Over the last several months there has been noticeable and growing pain associated with the evolving integration tests around snapd, and given the project goal of being a cross-distribution platform, we are very keen on solving this problem appropriately so that stability is guaranteed everywhere.
With that mindset a more focused effort was made over the last few weeks to produce a tool that can get the project out of those problems, and onto a runway of more pleasant stability. Despite the short amount of time, I’m very happy about the Spread project which resulted from this effort.
Spread is not Jenkins or Travis, and is not a language or library either. Spread is a tool that will very conveniently ship your code to one or more systems, in parallel, and then offer the right set of options so you can run whatever you need to run to make sure the logic is working, and drive it all from the local system. That implies you can run Spread inside Travis, Jenkins, or your terminal, in a similar way to how your unit tests work.
Here is a short list of interesting facts about Spread:
- Full-system tests with on demand machine allocation.
- Multi-backend with Linode and LXD (for local runs) out of the box for now.
- Multi-language since it can run arbitrary remote code.
- Agent-less and driven via embedded ssh (kudos to Go team).
- Convenient harness with project+backend+suite+test prepare and restore scripts.
- Variants feature for test duplication without copy & paste.
- Great debugging support – add -debug and stop with a shell inside every failure.
- Reuse of servers – server allocation is fast, but not allocating is faster.
- Reasonable test outputs with the shell’s +x mode on failures.
- … and so forth.
This is all well documented, so I’ll just provide one example here to offer a real taste of how the system feels like.
spread.yaml, put in the project root to define the basics:
project: spread backends: lxd: systems: - ubuntu-16.04 - ubuntu-14.04 path: /home/test prepare: | echo Entering project... restore: | echo Leaving project... suites: tests/: summary: Integration tests prepare: | echo Entering suite... restore: | echo Leaving suite...
The suite name is also the path under which the tests are found.
Then, this is
summary: Greet the world prepare: | echo "Entering task..." restore: | echo "Leaving task..." environment: FOO/a: one FOO/b: two execute: | echo "Hello world!" [ $FOO = one ] || exit 1
The outcome should be almost obvious (intended feature :-). The one curious detail here is the FOO/a and FOO/b environment variables. This is how to introduce variants, which means this one test will in fact become two: first with FOO=one, and then with FOO=two. Now consider that such environment variables can be defined at any level – project, backend, suite, and task – and imagine how easy it is to test small variations without any copy & paste. After cascading takes place (project→backend→suite→task) all environment variables using a given variant key will be present at once on the same execution.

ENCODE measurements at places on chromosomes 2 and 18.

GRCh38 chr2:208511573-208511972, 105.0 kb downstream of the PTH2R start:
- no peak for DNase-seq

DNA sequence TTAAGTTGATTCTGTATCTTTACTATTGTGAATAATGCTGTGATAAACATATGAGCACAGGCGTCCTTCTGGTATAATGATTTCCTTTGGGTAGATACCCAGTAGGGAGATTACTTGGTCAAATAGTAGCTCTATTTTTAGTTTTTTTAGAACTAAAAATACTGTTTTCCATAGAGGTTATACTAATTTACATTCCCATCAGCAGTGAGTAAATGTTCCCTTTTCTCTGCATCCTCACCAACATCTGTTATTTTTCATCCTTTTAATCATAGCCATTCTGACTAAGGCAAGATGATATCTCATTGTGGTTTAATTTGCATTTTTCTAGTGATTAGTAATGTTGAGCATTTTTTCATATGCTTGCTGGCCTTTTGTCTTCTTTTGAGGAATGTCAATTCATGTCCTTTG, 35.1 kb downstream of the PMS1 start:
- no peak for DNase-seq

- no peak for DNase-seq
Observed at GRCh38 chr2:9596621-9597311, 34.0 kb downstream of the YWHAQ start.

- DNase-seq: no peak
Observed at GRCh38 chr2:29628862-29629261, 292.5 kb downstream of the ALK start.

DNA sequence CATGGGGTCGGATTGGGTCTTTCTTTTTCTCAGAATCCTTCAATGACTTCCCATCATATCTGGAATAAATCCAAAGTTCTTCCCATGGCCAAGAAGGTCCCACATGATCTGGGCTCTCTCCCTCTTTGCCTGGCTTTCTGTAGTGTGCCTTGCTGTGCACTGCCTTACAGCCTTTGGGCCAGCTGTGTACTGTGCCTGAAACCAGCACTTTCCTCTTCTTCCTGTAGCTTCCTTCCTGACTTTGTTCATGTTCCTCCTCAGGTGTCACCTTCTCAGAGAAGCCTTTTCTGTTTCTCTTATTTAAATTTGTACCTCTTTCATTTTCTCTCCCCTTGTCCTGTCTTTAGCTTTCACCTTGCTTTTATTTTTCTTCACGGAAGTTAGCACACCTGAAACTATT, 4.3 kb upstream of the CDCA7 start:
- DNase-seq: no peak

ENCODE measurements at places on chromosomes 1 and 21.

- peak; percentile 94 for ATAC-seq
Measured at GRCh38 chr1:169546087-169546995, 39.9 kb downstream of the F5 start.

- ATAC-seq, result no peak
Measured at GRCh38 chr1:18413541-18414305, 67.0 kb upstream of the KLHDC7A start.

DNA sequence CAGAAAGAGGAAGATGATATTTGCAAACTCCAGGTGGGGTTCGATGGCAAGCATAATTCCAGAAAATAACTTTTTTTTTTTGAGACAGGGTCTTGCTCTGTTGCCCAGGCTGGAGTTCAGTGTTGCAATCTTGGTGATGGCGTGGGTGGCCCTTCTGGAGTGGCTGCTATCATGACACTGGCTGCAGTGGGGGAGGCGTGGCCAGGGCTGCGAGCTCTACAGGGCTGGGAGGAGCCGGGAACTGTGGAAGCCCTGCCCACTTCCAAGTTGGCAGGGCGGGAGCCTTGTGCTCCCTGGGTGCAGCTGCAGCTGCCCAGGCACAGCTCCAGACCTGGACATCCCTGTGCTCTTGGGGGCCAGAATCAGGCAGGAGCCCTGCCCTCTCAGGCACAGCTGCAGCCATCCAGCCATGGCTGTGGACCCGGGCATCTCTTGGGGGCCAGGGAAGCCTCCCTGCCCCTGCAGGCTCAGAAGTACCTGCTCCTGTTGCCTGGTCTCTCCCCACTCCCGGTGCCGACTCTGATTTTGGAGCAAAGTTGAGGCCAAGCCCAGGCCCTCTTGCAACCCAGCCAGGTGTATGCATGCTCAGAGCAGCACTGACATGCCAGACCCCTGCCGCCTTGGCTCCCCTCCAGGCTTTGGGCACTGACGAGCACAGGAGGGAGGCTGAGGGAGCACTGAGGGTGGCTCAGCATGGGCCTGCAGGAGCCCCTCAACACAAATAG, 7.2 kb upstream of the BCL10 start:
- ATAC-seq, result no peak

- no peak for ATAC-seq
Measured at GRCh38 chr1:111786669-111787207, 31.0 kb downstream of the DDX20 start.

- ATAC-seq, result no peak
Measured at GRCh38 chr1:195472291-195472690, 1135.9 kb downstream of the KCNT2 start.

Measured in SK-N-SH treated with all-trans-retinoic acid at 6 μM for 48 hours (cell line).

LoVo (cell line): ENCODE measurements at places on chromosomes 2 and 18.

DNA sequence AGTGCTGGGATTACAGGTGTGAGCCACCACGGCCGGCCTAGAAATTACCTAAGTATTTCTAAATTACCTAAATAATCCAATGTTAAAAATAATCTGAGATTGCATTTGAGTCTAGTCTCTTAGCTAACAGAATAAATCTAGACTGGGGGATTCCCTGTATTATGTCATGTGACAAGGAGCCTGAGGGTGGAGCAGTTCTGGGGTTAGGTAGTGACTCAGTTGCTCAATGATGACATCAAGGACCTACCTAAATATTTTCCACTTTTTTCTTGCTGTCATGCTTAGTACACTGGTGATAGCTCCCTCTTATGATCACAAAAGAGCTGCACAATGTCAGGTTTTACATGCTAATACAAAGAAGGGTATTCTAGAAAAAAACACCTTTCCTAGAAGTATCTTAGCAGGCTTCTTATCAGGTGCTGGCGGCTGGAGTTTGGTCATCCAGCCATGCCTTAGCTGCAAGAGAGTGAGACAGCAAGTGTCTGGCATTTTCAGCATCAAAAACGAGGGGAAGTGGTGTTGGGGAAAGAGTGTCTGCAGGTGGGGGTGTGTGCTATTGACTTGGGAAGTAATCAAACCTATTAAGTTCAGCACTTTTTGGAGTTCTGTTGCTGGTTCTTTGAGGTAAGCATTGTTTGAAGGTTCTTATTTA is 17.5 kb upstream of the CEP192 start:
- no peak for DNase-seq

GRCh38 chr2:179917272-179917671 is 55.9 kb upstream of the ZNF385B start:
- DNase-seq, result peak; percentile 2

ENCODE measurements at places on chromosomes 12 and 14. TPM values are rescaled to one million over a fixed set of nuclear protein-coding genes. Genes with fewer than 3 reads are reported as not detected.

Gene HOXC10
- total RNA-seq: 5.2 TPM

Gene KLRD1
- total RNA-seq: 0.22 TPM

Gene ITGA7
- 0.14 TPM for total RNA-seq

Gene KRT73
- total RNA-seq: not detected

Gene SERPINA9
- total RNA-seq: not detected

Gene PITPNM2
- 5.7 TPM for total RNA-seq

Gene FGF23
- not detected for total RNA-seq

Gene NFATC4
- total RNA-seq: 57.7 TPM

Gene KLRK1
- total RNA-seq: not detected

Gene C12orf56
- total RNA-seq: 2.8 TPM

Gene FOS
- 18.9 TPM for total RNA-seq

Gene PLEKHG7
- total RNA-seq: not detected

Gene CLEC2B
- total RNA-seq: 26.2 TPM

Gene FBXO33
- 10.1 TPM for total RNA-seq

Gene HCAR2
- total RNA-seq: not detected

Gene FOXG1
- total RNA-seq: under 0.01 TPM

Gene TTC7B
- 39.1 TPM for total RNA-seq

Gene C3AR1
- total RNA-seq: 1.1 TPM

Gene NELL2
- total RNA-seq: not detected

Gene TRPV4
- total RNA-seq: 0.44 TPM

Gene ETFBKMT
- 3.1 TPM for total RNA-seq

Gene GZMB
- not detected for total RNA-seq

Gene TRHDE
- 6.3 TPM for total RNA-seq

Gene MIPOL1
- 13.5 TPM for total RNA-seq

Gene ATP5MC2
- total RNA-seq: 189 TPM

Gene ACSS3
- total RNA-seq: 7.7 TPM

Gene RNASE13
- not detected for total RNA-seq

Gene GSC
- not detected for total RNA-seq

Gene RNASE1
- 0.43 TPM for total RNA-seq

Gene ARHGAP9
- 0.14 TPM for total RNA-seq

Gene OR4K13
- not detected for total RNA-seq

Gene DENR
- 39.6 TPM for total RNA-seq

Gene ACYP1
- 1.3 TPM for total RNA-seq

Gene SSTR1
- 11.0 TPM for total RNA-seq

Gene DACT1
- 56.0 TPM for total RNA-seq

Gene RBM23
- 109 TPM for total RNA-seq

Now let’s try to run this configuration, including the
-debug flag so we get a shell on the failures. Note how with a single test we get four different jobs, two variants over two systems, with the variant b failing as instructed:
$ spread -debug 2016/06/11 19:09:27 Allocating lxd:ubuntu-14.04... 2016/06/11 19:09:27 Allocating lxd:ubuntu-16.04... 2016/06/11 19:09:41 Waiting for LXD container to have an address... 2016/06/11 19:09:43 Waiting for LXD container to have an address... 2016/06/11 19:09:44 Allocated lxd:ubuntu-14.04. 2016/06/11 19:09:44 Connecting to lxd:ubuntu-14.04... 2016/06/11 19:09:48 Allocated lxd:ubuntu-16.04. 2016/06/11 19:09:48 Connecting to lxd:ubuntu-16.04... 2016/06/11 19:09:52 Connected to lxd:ubuntu-14.04. 2016/06/11 19:09:52 Sending project data to lxd:ubuntu-14.04... 2016/06/11 19:09:53 Connected to lxd:ubuntu-16.04. 2016/06/11 19:09:53 Sending project data to lxd:ubuntu-16.04... 2016/06/11 19:09:54 Error executing lxd:ubuntu-14.04:tests/hello:b : ----- + echo Hello world! Hello world! + [ two = one ] + exit 1 ----- 2016/06/11 19:09:54 Starting shell to debug... lxd:ubuntu-14.04 ~/tests/hello# echo $FOO two lxd:ubuntu-14.04 ~/tests/hello# cat /etc/os-release | grep ^PRETTY PRETTY_NAME="Ubuntu 14.04.4 LTS" lxd:ubuntu-14.04 ~/tests/hello# exit exit 2016/06/11 19:09:55 Error executing lxd:ubuntu-16.04:tests/hello:b : ----- + echo Hello world! Hello world! + [ two = one ] + exit 1 ----- 2016/06/11 19:09:55 Starting shell to debug... lxd:ubuntu-16.04 ~/tests/hello# echo $FOO two lxd:ubuntu-16.04 ~/tests/hello# cat /etc/os-release | grep ^PRETTY PRETTY_NAME="Ubuntu 16.04 LTS" lxd:ubuntu-16.04 ~/tests/hello# exit exit 2016/06/11 19:10:33 Discarding lxd:ubuntu-14.04 (spread-129)... 2016/06/11 19:11:04 Discarding lxd:ubuntu-16.04 (spread-130)... 2016/06/11 19:11:05 Successful tasks 2016/06/11 19:11:05 Aborted tasks: 0 2016/06/11 19:11:05 Failed tasks: 2 - lxd:ubuntu-14.04:tests/hello:b - lxd:ubuntu-16.04:tests/hello:b error: unsuccessful run
This demonstrates many of the stated goals (parallelism, clarity, convenience, debugging, …) while running on a local system. Running on a remote system is just as easy by using an appropriate backend. The snapd project on GitHub, for example, is hooked up on Travis to run Spread and then ship its tests over to Linode. Here is a real run output with the initial tests being ported, and a basic smoke test.
If you like what you see, by all means please go ahead and make good use of it.
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